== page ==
Critical Thinking:   Using logic and reasoning to identify the strengths and weaknesses of alternative solutions, conclusions or approaches to problems.


Writing:   Communicating effectively in writing as appropriate for the needs of the audience.


Complex Problem Solving:   Identifying complex problems and reviewing related information to develop and evaluate options and implement solutions.


Active Listening:   Giving full attention to what other people are saying, taking time to understand the points being made, asking questions as appropriate, and not interrupting at inappropriate times.


Speaking:   Talking to others to convey information effectively.

Personal Qualitiesheader image

You may need to be familiar with a scientific, technical, legal, commercial or other specialist field. So you need to keep up-to-date with research in that field as well as in information science. You also need to be aware of the information needs of your clients to develop suitable information systems.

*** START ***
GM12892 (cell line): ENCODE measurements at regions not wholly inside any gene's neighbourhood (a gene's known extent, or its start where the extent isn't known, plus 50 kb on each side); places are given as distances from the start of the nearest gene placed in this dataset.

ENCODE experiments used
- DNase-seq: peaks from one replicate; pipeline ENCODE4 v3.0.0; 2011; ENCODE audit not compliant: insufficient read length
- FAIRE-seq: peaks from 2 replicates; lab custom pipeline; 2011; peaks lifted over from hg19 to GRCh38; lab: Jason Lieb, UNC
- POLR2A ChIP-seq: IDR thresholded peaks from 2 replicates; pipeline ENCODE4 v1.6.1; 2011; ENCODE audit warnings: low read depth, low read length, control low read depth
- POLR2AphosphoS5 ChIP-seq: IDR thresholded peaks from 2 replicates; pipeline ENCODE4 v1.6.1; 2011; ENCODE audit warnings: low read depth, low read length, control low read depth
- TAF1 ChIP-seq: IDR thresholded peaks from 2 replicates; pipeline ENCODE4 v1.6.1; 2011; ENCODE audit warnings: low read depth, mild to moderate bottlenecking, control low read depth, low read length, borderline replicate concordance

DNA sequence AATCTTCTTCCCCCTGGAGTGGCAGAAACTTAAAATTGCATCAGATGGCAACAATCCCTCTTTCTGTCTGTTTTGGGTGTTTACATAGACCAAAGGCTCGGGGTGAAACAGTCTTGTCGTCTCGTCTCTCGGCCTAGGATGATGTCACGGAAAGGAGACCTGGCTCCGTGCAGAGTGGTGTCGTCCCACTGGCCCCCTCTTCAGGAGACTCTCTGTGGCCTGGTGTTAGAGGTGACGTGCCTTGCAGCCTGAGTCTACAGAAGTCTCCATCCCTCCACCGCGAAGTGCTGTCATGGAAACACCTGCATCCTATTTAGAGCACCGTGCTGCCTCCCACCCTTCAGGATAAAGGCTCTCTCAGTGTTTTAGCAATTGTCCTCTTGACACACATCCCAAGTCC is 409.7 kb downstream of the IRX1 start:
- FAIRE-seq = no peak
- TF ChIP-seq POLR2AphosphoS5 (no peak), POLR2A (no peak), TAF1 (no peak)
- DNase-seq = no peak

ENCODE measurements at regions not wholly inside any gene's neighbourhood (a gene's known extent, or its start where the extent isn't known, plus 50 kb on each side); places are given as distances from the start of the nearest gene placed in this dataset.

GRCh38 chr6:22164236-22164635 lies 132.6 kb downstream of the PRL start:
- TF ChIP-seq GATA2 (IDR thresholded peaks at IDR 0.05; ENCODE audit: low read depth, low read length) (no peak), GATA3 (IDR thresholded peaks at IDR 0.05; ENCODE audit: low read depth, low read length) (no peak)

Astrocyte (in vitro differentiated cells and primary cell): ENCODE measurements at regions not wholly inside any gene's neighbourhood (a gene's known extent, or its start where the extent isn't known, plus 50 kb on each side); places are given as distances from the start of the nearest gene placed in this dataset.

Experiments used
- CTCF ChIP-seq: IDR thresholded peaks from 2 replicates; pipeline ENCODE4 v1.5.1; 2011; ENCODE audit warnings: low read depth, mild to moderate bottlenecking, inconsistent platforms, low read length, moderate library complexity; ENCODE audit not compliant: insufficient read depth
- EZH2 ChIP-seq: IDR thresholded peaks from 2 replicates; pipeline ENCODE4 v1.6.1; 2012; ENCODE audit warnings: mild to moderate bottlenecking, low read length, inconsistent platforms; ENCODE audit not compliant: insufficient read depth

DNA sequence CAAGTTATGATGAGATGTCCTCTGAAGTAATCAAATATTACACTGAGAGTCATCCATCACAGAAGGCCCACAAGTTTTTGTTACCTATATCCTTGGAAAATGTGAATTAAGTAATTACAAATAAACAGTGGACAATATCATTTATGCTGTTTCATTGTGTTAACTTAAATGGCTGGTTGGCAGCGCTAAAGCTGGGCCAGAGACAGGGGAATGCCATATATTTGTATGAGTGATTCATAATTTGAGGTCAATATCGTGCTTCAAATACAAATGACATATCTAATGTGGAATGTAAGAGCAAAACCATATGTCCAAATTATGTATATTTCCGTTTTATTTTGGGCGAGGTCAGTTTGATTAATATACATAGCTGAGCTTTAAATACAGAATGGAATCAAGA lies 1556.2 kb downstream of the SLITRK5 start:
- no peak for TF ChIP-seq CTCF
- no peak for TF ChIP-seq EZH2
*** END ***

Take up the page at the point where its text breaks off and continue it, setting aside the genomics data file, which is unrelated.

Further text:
The work is computer based. You need to be familiar with the latest software programmes and databases.  
You need to be able to handle complex information. Accuracy, report writing, analytical skills and an enquiring mind are desirable features of the information scientist. An ability to communicate the required information in an accessible and effective manner for the client is essential.

Further Informationheader image

A detailed description of this occupation can be found on a number of online databases. Follow the link(s) below to access this information:

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Go..Computer and Information Systems Manager - from:  YouTube Video

Related Occupationsheader image

Contactsheader image


Organisation: UCD School of Information and Library Studies
  Address: Library Building, University College Dublin, Belfield, Dublin 4
  Tel: (01) 716 7055/7080
  Email: Click here
  Url Click here